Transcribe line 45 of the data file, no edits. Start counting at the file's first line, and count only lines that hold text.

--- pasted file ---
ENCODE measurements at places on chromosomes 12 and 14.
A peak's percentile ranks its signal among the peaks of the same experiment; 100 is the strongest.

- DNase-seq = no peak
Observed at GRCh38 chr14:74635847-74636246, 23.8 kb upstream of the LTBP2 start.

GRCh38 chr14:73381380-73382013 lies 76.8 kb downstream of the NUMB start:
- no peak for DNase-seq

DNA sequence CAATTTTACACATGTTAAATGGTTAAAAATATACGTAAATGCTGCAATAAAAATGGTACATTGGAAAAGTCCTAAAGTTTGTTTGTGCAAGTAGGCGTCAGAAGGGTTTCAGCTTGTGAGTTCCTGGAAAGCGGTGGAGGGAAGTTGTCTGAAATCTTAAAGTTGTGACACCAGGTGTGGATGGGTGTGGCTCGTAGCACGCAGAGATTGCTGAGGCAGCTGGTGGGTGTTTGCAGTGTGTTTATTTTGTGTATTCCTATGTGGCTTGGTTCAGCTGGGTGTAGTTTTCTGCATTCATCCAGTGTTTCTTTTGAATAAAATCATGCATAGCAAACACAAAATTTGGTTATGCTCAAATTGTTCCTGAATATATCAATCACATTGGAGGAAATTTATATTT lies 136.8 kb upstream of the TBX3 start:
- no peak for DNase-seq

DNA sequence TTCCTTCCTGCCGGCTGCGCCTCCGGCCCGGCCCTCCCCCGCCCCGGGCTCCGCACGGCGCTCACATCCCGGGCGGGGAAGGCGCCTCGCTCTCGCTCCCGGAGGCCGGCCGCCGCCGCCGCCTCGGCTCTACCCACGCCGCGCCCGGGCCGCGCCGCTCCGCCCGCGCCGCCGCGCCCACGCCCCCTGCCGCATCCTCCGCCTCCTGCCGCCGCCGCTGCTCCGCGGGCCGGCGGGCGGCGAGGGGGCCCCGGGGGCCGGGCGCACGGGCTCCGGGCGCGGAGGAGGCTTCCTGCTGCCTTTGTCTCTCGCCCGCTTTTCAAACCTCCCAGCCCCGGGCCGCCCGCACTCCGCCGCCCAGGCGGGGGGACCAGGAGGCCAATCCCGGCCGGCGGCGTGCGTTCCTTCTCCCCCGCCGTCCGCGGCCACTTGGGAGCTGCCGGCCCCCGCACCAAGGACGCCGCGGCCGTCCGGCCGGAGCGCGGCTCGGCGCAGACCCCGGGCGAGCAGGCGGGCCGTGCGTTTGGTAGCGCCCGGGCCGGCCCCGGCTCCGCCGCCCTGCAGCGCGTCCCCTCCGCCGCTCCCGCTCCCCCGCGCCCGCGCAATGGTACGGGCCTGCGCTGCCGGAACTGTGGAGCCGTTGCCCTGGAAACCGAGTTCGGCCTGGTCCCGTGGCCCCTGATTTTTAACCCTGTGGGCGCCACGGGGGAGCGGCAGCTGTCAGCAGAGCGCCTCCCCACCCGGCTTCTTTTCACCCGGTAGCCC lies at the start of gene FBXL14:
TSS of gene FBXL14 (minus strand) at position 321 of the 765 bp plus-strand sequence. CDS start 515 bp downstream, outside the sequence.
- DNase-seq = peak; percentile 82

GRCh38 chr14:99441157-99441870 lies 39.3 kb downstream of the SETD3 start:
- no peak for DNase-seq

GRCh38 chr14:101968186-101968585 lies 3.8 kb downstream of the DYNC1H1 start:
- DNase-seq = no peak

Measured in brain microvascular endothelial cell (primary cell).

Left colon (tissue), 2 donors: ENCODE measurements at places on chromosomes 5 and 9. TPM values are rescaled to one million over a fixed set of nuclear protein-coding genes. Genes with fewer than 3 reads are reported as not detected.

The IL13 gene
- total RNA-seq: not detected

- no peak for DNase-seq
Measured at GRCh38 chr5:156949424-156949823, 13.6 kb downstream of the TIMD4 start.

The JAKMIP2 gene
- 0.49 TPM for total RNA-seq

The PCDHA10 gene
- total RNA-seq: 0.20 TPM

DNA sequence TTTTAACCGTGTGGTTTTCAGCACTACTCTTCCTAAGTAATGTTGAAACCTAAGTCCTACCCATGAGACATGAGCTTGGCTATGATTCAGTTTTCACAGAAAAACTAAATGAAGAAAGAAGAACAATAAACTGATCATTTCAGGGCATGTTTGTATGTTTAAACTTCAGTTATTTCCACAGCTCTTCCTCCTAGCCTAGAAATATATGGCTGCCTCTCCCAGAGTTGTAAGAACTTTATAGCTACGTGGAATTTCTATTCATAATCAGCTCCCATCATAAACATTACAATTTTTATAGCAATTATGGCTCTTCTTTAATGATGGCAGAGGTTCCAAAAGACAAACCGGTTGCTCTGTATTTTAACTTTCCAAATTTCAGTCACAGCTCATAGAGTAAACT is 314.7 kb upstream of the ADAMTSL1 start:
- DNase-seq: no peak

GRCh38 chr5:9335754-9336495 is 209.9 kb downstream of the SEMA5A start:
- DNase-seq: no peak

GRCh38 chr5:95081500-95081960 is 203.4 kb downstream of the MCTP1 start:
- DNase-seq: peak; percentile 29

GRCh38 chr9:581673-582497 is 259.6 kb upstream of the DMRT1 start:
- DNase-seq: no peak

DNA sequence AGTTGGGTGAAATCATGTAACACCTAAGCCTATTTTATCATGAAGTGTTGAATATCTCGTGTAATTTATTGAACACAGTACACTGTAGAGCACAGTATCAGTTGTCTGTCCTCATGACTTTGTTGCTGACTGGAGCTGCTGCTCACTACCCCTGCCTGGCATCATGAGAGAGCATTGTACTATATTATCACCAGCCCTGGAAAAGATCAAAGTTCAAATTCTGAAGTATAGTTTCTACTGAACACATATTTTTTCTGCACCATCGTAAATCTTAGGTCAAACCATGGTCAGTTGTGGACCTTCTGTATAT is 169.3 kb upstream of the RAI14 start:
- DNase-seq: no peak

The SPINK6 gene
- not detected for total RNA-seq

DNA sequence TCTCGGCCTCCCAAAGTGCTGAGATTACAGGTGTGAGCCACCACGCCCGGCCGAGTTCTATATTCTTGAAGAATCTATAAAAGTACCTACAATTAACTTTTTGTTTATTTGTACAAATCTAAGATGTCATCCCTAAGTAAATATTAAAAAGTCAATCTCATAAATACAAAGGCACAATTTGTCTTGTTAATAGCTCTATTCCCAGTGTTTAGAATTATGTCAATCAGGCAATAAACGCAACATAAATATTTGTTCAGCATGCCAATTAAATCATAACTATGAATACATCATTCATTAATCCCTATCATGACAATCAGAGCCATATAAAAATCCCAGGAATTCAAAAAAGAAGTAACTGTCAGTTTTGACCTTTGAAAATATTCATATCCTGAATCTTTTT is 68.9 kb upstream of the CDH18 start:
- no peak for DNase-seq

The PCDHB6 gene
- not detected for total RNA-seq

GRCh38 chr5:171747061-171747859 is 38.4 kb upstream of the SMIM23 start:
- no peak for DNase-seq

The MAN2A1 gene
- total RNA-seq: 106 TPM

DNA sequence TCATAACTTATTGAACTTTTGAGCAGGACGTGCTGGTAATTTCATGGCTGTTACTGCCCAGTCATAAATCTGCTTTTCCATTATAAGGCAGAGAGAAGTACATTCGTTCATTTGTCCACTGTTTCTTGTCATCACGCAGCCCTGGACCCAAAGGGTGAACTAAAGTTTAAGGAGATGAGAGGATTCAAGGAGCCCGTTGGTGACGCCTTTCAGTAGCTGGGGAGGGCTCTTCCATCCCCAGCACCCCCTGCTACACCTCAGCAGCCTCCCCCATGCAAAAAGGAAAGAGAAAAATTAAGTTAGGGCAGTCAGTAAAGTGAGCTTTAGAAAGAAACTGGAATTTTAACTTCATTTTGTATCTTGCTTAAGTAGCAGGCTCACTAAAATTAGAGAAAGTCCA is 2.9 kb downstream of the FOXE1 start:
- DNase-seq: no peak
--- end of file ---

- total RNA-seq: 106 TPM